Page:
At a dinner party a few months ago, the host asked if I could repair their go-kart, using my RepRap 3D Printer. Apparently the steering wheel had broken off and the Chinese supplier refused to supply only the steering wheel. I accepted the challenge, but did warn that PLA was not the ideal plastic for such a repair, being somewhat brittle.
I decided to approach the problem by removing all the broken plastic from the back of the steering wheel, and designing a new part to slot over the steering column nut and bolt onto the remains of the steering wheel.
My daughter wanted a small windmill for a school project, and this was my very quick’n’dirty attempt.
My daughter needed a small bridge for a school project and I couldn’t find anything suitable on-line. This was my very simple design, intended to be fully parametric, but probably only within certain limits.
Having bought an inflatable Avon Redcrest dinghy on eBay, I found that the pump no longer had a clip holding the two halves together. I knew that the older models used to have a piece of leather attached to one half with holes that clipped over screws on the other half, but on this pump only the screws remained.
Newer pumps instead came with a plastic clip that attached to the pump hose and clamped the two halves together and I felt that it would be quite simple to replicate and so it proved. This was a simple design exercise and worked perfectly first time. I have since re-sold the dinghy and hope that the pump clip is still serving its new owner.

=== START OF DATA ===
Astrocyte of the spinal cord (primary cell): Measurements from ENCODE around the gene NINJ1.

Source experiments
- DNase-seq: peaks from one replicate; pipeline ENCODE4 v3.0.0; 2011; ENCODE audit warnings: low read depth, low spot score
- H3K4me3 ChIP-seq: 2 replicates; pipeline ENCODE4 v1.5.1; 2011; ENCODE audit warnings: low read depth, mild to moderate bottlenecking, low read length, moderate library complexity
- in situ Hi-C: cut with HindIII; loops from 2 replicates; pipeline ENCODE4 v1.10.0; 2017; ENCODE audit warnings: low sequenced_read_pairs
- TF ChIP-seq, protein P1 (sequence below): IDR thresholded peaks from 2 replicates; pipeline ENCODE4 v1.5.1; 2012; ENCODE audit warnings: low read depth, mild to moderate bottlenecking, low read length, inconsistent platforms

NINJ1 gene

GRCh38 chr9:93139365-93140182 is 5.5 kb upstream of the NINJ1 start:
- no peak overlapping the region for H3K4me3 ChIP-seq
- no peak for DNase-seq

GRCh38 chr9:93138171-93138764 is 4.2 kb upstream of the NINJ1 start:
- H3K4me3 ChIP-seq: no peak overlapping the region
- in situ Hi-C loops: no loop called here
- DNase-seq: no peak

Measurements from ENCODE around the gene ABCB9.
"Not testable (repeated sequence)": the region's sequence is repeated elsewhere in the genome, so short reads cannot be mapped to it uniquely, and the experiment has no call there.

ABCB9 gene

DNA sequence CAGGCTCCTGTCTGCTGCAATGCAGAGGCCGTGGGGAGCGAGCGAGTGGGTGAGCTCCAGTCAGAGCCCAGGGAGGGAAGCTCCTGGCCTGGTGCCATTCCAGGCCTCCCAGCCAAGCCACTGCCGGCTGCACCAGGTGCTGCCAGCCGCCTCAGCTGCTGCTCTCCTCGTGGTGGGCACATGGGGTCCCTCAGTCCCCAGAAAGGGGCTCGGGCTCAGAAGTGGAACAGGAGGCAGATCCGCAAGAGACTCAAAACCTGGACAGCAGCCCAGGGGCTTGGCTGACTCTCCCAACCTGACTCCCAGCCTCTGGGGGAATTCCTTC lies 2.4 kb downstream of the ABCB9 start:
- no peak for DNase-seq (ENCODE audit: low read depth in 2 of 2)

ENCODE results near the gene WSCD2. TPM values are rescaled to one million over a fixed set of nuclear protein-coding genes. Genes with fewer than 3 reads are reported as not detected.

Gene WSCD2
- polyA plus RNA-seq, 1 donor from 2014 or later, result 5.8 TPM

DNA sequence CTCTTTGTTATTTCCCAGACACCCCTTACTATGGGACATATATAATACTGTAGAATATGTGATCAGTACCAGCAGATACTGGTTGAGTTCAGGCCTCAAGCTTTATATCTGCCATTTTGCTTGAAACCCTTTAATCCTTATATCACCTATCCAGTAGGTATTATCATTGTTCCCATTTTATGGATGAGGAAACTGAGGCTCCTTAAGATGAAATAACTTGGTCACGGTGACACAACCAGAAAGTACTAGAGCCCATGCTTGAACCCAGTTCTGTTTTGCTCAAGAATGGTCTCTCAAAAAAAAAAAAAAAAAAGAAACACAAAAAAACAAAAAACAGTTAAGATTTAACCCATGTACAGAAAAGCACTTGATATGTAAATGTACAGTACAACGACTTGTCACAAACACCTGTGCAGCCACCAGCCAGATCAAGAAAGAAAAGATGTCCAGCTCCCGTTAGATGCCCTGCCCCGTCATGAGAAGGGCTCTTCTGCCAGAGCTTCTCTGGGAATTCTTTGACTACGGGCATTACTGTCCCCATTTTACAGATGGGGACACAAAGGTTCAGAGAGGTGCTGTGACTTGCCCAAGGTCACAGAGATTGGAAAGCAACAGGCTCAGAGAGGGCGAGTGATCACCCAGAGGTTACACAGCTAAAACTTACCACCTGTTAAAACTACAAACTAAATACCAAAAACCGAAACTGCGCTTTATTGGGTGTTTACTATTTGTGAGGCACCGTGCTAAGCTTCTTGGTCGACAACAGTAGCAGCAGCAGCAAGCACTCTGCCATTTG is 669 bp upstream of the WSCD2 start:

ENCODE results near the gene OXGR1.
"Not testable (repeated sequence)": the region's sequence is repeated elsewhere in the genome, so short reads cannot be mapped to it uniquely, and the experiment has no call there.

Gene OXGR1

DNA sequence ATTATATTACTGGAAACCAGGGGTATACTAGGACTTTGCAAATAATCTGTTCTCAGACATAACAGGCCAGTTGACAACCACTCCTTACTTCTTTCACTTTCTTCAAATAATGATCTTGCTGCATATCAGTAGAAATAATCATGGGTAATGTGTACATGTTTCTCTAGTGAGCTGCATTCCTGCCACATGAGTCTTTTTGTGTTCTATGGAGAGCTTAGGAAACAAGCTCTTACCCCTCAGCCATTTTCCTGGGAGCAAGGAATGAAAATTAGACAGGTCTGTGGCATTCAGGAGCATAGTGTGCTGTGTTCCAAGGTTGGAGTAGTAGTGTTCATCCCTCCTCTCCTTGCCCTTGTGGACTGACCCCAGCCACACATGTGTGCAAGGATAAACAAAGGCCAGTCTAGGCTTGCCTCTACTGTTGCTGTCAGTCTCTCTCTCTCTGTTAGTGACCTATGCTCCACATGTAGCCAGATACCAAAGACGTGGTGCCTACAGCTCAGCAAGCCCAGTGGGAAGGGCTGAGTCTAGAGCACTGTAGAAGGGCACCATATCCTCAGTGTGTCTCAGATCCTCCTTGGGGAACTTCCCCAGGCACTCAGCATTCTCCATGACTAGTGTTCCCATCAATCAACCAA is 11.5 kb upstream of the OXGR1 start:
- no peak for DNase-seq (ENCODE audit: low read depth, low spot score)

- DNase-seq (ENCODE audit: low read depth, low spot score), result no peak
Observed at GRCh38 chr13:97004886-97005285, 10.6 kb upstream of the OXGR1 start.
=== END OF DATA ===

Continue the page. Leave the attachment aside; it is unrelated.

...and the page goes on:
Finally got around to putting curtains up in our guest room and the curtain rings had been lost. They did eventually turn up, but these printed rings worked perfectly until we did. Yes they’re not pretty, but you really could not tell unless you got close.
My Westerly sailing boat has a rectangular-shaped shorepower socket and the faceplate was broken in half. Given its very exposed position in the cockpit, this is only to be expected, but purchasing a replacement proved very difficult. Fortunately the broken half had been kept by the previous owner, which enabled me to design an exact replica. And the beauty is that it will certainly be broken again, so I have printed a spare.
My mother-in-law’s curtains were pulled down by a Great Dane, breaking many of the curtain hooks. They seemed to be an unusual design and she asked if I might be able to print them on my RepRap.
This was very satisfying design, which did not take long, posed no particular challenges and printed very quickly. If only all jobs were like that.